The large number of ethnic minority patients seen on our ED may conceivably be related to the fact that about 50% of the population in the catchment area of our hospital is of non-Western ethnicity. Notwithstanding, others reported higher attempted suicide rates among young female minority groups, indicating a broader trend . Paradoxically, however, the fatal suicide rate among females of Moroccan and Turkish ethnicity in the Netherlands is lower than average . Nevertheless, there is cause for concern, given the lower coverage of treatment in this group combined with the lower proportion of acceptance of GtC found in the present study.
Declining GtC might be related to attitudinal barriers, such as shame, since the GtC involves “a third party”, the GtC nurse. Research on help seeking behaviour among adolescent girls from Turkish and Moroccan backgrounds showed that these minority groups more often mentioned “fear of negative reactions” as a barrier to seeking help than their Dutch counterparts . Issues of anonymity and confidentiality were addressed in our study, as offering GtC always included the explanation that the GtC nurse was bound to confidentiality. This, however, seems not to have diminished the barrier to accepting GtC.
Another consideration might be the ethnicity of the GtC nurse. Both of the GtC nurses were of Dutch ethnicity. Although some authors indicated the lack of ethnically diverse staff as a point of improvement , focus group discussions reported more diversity in the preferences of young female ethnic minorities. Some felt that a professional with the same ethnic background would be better able to help, while others indicated that it did not matter to them, and yet others expressed concerns that a professional from the same ethnic background might have family relations within their Moroccan community .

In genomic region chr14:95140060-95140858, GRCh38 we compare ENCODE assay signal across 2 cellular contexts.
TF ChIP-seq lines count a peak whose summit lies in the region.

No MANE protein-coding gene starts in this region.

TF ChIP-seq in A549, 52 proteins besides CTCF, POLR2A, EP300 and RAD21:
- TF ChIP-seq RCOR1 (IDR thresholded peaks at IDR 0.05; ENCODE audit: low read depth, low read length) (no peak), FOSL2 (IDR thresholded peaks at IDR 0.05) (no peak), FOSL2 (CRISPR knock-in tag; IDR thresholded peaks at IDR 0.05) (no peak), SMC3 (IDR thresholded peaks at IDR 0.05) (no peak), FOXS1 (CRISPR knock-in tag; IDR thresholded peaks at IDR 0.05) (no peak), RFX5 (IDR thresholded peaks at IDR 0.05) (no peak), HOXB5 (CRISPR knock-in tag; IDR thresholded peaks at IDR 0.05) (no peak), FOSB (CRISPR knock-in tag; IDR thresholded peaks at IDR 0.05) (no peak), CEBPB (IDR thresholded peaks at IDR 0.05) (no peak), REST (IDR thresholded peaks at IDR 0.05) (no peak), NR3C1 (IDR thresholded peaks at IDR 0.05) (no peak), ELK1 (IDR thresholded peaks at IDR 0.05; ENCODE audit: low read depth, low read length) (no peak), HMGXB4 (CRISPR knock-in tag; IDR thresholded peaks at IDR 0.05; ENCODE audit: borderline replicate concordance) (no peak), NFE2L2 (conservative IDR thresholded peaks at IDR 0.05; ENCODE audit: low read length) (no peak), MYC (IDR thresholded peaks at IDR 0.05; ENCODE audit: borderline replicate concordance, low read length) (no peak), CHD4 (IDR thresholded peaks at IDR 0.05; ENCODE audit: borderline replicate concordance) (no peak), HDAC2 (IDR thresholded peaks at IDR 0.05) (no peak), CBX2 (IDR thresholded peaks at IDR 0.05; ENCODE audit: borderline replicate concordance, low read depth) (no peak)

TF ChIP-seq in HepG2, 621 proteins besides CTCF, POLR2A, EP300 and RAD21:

We found no significant differences in acceptance solely based on age, despite the significantly higher proportion of younger patients without current psychiatric and/or addiction care. Furthermore, patients with a high-risk profile for further attempts and suicide did not decline more often than those at lower risk.
Those at highest risk for a recurrence of suicide attempt, e.g. patients with a large number of previous attempts, did not decline GtC more often. Over half of the patients seen at the ED reported a previous attempted suicide. Moreover, after the current attempt, half reported continued suicidal ideation. Such a high incidence of suicidal ideation just hours after the attempt is consistent with literature contesting the cathartic effect, i.e. the decrease in suicidal symptoms caused by the outward expression of suicidality via a suicide attempt [34, 35]. Research by Beautrais found higher rates of further attempts and higher rates of subsequent suicide among patients who had made medically serious attempts and failed to be relieved to have survived, still wanting to die, and stating the intention to make a further attempt . On a positive note, we found that GtC was accepted by 88% of the patients in the top group of the hierarchically ordered risk factors, i.e. those who said to have made concrete plans for suicide.
One factor showed a significant positive relation with acceptance of GtC: patients who reported loneliness as the motive for the suicide attempt accepted GtC more often. As self-reported motives had to be expressed without probing, we belief that these patients felt assertive enough to not only admit loneliness, but also to accept help, as the prospect of personal contact might have appealed to them. This needs to be investigated further.